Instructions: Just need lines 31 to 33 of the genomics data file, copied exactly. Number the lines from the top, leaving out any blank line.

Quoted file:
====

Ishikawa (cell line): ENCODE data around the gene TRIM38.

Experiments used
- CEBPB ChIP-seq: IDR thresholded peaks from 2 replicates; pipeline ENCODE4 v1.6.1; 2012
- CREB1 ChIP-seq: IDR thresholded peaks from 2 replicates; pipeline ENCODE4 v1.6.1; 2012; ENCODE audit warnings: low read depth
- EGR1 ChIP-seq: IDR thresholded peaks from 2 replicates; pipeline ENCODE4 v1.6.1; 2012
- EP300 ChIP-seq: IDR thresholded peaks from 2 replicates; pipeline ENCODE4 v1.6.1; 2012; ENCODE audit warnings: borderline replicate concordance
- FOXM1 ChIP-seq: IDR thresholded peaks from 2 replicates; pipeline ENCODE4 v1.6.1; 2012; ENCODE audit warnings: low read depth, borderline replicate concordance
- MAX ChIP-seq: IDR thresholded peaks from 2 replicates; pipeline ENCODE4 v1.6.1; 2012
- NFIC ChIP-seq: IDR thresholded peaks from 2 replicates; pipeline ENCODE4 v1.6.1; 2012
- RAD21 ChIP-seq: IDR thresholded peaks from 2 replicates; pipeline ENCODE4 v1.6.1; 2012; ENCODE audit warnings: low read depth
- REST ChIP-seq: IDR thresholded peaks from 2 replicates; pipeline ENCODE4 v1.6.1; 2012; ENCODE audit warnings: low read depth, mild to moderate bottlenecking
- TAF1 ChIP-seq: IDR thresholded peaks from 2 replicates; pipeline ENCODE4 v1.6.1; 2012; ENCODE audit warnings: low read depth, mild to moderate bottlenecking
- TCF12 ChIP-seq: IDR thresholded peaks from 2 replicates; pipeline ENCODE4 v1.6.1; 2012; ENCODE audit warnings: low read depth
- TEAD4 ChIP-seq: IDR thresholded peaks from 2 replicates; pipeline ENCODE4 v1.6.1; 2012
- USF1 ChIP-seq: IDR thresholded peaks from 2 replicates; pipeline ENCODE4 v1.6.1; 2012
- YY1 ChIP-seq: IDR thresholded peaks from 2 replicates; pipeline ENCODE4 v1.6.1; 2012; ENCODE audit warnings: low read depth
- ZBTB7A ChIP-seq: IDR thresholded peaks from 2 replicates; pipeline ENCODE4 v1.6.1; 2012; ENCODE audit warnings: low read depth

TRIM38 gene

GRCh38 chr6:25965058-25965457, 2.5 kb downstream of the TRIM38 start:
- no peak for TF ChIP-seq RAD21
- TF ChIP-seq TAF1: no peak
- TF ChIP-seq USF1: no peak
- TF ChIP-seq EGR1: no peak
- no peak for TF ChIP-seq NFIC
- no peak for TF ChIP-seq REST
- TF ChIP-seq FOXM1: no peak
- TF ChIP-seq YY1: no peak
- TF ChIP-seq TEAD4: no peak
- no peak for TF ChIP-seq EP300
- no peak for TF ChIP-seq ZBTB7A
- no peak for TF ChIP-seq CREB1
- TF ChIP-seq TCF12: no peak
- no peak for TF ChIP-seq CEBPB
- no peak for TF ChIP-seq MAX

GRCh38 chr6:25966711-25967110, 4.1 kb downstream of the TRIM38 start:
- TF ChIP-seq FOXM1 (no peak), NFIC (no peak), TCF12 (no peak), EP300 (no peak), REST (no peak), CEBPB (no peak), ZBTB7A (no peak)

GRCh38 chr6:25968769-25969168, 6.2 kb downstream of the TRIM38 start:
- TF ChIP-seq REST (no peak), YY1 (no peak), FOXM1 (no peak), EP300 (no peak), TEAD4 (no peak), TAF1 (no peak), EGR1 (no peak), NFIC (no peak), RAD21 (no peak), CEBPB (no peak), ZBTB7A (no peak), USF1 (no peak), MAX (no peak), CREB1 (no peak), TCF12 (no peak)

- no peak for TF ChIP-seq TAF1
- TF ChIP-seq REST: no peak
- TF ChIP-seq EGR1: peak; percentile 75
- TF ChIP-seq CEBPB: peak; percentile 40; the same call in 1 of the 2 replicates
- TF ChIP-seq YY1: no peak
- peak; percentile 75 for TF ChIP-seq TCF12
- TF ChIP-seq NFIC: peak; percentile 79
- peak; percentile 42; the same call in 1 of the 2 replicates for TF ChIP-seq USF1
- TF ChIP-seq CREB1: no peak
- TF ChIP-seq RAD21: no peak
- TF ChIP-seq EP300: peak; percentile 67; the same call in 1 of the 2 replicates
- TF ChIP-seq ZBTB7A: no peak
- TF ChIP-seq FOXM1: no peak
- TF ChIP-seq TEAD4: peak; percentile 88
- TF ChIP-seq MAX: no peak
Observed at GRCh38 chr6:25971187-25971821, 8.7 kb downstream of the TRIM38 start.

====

- no peak for TF ChIP-seq CREB1
- TF ChIP-seq TCF12: no peak
- no peak for TF ChIP-seq CEBPB